Writing thank-you notes helps a man form a new, positive attitude.
Some people wake up happy. I’m not one of them. But even for me, New Year’s Day 2008 was an all-time low. I was on my second divorce. The law firm I’d started was hemorrhaging money. I was working so hard I hardly ever talked to, let alone saw, my two grown sons.
I lived in an apartment so small I was embarrassed to have my seven-year-old daughter stay over. And my girlfriend had just broken up with me.
I’d planned to go hiking that morning with her, but now I headed out on the Echo Mountain trail above Pasadena alone. It was a beautiful southern California day. Other hikers had their binoculars out, trying to catch glimpses of the Tournament of Roses Parade winding through the streets below.
I walked deeper into the brush, relieved to lose the sounds of the marching bands.
Then I took a wrong turn and lost the trail itself. Great. As if I needed a reminder that I’d lost my way in life. How had I gone from being an idealistic college kid with dreams of becoming a writer to a broken-down 52-year-old lawyer who hated his job?
Well, it was New Year’s. Time to make a resolution. If I wanted to find meaning in my life again, maybe I needed to revisit those old dreams. I’d written a lot back in college. Then I became a lawyer and soon had a family to support.
I packed my manuscripts in a box. I’d carried that box from house to house to ever shabbier apartments. This year I should write something, I thought. And actually finish it. But I knew it was futile. I had no time, no energy.
I stumbled in the rough, feeling more of a loser than ever. Then I heard a voice, a loud, clear voice, saying, “Until you learn to be grateful for the things you have, you will not receive the things you want.”
Who was talking to me? There was no one around.
For some reason, I thought of my grandfather. He was a successful businessman and investor. By the time he was my age, he’d already retired. He would wake up and check stock prices, then spend his day playing golf.
I remembered the present he gave me when I was five. A shiny silver dollar. It seemed an impossibly large sum. It came with a lesson. “I will give you another,” my grandfather said, “if you send me a letter thanking me for this one.”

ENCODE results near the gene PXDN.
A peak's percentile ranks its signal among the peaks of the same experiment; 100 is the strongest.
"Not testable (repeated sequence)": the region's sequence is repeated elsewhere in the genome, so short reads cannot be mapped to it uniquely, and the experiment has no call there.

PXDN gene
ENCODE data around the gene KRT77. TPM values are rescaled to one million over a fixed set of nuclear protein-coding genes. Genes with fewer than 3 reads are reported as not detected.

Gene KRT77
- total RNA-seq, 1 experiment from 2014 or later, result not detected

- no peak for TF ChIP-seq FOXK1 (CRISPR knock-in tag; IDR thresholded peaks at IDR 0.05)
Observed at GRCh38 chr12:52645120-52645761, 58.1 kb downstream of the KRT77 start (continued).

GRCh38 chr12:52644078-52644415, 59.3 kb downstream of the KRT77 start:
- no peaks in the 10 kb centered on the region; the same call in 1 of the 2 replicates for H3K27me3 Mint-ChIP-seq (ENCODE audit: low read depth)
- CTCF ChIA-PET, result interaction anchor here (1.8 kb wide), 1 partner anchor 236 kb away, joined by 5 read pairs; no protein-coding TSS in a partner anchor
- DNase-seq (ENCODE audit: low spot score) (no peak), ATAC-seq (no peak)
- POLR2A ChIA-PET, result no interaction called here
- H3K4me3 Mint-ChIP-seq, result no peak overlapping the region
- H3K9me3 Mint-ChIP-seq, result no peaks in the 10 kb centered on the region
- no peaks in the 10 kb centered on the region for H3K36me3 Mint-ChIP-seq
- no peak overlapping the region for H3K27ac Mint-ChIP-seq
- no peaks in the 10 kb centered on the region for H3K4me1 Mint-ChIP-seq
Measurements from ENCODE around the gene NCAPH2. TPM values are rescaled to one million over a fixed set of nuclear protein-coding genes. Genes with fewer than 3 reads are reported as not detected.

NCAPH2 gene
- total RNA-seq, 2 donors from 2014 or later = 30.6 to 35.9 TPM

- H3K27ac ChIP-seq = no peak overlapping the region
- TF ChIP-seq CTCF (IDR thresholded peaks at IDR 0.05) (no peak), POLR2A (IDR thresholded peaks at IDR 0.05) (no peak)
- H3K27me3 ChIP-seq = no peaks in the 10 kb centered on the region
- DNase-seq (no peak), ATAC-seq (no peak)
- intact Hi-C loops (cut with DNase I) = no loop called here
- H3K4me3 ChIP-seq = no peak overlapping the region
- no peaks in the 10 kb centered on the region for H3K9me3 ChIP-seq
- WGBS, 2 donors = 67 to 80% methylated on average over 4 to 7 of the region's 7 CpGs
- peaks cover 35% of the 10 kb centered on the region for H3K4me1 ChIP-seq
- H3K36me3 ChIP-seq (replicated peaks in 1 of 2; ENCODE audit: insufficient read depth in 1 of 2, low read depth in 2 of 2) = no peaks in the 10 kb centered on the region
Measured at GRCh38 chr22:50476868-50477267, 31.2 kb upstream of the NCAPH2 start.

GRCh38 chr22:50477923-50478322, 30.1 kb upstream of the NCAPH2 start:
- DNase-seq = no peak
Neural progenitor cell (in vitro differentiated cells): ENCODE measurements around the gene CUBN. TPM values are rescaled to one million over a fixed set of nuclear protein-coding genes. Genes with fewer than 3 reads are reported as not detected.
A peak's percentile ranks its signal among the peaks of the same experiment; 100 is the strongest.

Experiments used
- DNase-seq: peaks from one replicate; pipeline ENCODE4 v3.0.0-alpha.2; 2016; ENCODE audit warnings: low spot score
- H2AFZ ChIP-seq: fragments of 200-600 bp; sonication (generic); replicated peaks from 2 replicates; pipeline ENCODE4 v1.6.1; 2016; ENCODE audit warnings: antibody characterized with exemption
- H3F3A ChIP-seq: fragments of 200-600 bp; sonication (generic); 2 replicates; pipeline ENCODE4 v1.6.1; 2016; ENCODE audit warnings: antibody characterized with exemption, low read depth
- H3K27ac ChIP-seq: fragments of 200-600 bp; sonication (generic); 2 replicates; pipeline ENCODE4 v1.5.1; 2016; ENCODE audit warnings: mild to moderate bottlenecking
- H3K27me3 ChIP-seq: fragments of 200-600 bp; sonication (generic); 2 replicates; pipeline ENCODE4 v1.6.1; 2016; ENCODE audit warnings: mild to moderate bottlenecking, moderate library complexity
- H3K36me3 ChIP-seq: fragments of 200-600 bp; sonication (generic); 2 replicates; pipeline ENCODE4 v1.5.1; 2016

Sounded like a good deal. I sent him a note and received a second silver dollar, but the notes–and silver dollars–stopped there.
Maybe I can pick up where I left off, I thought. My office manager had ordered some elegant stationery and matching envelopes. We were going to lose our lease soon, and the return address on the envelopes would make the stationery useless for work. But I could do something with it.
What if I wrote a thank-you note to someone each and every day of this New Year? If my grandfather was right, I would end up with a lot more of what I was thankful for. And if that mysterious voice was right, I would begin to get the things I wanted.
I found the trail again and made my way down the mountain and home with a new determination. This was one resolution I was going to keep.
The logical place to begin was with thank-yous for my Christmas presents. My older son had given me a fancy single-cup coffeemaker–perfect for a caffeine freak like me. So I wrote him a note.
Then I went to address the envelope and realized I didn’t even know his address...because I’d never been to his apartment. I felt ashamed. He deserved better. I called to get his address.
“Glad you called,” he said. “I wanted to stop by tomorrow. Maybe we can go to lunch.” That was unusual. Even more so was our lunch the next day.
We didn’t go anyplace special–just a burger joint where I used to take him when he was a kid–but we ended up having an amazing conversation, maybe the first real conversation we’d had in years. To think this started with a simple thank-you!
Inspired, I wrote a note to the Starbucks barista who always remembered my name and order. My building manager got a thank-you for sending plumbers to fix my toilet.
I thanked clients for the work. I wrote lawyers who’d referred cases to me and court clerks and real-estate agents and loan brokers. I thanked my hard-working paralegal and colleagues.
Then I looked back and thanked people who’d made a difference to me years earlier–a college friend who’d watched out for me, a surgeon who had performed a minor miracle on my esophagus that meant I didn’t have to sleep sitting up anymore.
Imagine my surprise when he wrote me back a week later, thanking me!
“I do not often get long-term feedback from patients, particularly when they are doing well.”
That struck me. When things go wrong, people are quick to complain and assign blame (I saw this a lot in my work as a lawyer). When things are going well, we don’t say anything or give credit–or thanks.
Was it possible I’d been viewing everything from a completely skewed perspective? That I’d overlooked the blessings in my life?
Certainly the more thank-yous I wrote, the more I found to be grateful for. I reconnected with my sons.
I took a cue from my daughter, who proclaimed my apartment “the best,” and tried to see the place through her eyes. Small, yes, but there was room behind the couch for her “fort” and space on the walls to put up her artwork.
There was a balcony where we grew basil, which we used for the pasta we made together. The place didn’t change, but my attitude toward it did. Same thing happened with my ex-wife. I wrote her to thank her for the fantastic eighth birthday party she put on for our daughter.